Updated at 11:54 a.m. PDT with comment from Apple.
Perhaps you rememberproved beyond an unreasonable doubt that all cell phones have the same antenna issues of which the iPhone 4 is accused.
Hold, say, a Droid X just so, and, well, the signal bars go down like an Englishman after 11 p.m.
Strangely, these videos appear to have made something of a sudden disappearance from Apple's own site. Their disappearance seems first to have been noted by Noah Hendrix, a computer science student at Kansas University.
However, even landing pages for the videos on the U.S. site, such as this one for the Droid X video, now lead back to an uplifting page about Apple's antenna design labs.
What might have happened? Didand others persuade Apple that the videos ought to be removed? Did Apple begin to feel that it might not entirely be winning the PR battle by creating videos that showed a problem that seemed not to be a problem for anyone who had bought, say, a Droid X?
Or did someone at Apple mutter: "Why the hell are we banging on about this? This clearly isn't a big deal for the vast majority of the world. And if we keep on saying that this has been overblown by the media, then what are we doing making more and more videos that overblow the situation even more rather than allowing it to blow over?"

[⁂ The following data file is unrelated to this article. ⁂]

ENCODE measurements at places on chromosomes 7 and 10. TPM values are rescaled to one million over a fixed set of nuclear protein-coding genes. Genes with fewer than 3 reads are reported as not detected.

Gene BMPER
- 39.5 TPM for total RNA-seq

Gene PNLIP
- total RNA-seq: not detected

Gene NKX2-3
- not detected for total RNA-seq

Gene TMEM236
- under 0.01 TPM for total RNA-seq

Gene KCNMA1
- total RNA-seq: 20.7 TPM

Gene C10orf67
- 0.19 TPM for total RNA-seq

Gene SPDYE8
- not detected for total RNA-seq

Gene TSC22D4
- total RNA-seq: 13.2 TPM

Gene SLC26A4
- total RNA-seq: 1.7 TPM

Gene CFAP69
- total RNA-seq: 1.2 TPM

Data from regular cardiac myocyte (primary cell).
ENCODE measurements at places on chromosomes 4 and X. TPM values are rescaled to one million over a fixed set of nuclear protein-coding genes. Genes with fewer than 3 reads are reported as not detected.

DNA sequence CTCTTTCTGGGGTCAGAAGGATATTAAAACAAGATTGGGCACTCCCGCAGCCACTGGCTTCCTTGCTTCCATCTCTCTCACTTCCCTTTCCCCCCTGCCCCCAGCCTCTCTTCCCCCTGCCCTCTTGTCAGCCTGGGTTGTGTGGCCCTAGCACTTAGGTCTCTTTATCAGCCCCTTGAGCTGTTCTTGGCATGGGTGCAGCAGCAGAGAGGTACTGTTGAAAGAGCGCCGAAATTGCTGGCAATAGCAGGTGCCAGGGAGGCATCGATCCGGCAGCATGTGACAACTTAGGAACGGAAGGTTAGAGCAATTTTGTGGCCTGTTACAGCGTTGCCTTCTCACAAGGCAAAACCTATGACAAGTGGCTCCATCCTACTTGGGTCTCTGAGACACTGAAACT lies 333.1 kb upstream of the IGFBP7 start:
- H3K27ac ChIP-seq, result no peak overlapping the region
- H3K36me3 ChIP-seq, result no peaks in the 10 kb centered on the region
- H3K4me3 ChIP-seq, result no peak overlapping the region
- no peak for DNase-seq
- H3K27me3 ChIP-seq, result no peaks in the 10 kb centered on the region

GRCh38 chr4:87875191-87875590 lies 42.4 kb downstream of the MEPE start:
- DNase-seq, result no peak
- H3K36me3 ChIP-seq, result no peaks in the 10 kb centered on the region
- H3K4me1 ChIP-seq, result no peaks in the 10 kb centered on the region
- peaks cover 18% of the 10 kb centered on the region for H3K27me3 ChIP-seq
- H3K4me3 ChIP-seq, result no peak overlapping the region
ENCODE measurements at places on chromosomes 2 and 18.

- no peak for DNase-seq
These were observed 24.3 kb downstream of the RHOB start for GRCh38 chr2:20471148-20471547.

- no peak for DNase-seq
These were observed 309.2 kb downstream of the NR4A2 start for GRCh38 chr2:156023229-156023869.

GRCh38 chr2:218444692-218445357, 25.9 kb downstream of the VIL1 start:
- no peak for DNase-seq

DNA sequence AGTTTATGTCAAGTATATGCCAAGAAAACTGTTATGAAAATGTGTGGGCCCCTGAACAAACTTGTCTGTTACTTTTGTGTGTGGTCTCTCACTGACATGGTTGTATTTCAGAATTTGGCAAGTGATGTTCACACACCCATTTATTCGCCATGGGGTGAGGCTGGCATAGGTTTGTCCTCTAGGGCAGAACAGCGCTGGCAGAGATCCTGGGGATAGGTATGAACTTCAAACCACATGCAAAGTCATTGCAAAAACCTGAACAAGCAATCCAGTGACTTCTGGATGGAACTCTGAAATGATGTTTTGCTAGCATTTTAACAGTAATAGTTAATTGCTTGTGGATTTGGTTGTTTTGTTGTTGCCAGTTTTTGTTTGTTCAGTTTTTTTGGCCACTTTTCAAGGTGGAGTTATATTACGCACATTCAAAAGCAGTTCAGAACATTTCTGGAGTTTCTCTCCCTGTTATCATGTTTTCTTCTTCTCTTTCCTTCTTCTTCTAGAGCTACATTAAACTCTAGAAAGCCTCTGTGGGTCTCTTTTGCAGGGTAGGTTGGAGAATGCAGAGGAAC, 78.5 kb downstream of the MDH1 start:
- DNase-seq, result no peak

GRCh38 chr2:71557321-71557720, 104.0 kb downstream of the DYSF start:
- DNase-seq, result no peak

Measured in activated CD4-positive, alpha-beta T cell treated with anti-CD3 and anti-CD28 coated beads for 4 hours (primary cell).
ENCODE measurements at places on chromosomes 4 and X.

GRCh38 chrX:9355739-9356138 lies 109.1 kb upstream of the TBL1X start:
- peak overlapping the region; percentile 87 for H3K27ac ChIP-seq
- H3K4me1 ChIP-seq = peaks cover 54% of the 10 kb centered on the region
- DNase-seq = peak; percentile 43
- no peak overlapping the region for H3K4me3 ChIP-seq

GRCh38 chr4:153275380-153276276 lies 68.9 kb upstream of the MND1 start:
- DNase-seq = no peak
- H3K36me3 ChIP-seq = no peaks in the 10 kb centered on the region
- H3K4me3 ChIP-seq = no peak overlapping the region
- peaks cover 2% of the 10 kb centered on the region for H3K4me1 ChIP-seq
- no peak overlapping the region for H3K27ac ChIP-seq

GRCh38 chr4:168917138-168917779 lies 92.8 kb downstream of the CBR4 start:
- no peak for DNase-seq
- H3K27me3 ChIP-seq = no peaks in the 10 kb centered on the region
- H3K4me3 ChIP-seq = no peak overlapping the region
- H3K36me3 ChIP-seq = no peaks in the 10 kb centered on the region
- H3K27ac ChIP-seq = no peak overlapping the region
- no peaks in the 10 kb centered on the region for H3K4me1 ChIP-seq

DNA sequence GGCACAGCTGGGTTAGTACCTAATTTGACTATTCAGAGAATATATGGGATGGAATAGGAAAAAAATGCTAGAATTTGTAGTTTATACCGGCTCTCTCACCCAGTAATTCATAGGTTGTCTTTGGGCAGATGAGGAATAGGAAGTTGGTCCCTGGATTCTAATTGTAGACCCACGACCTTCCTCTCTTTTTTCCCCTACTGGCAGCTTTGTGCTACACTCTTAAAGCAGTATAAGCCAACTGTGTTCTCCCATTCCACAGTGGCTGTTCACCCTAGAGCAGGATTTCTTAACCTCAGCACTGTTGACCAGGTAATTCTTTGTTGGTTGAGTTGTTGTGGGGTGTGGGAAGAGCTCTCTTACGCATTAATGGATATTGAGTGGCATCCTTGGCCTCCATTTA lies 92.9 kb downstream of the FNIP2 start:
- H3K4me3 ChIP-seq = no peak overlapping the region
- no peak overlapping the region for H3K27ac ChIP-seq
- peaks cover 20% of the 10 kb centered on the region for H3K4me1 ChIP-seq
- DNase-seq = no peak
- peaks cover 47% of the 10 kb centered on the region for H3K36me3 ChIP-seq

My own feeling is that this last suggestion might be the closest to reality. Though, of course, leaving the Antenna Design landing page in place might, perhaps, presage an even more magical and revolutionary antenna design in the not entirely remote future.
An Apple spokeswoman told CNET: "We constantly refresh the content on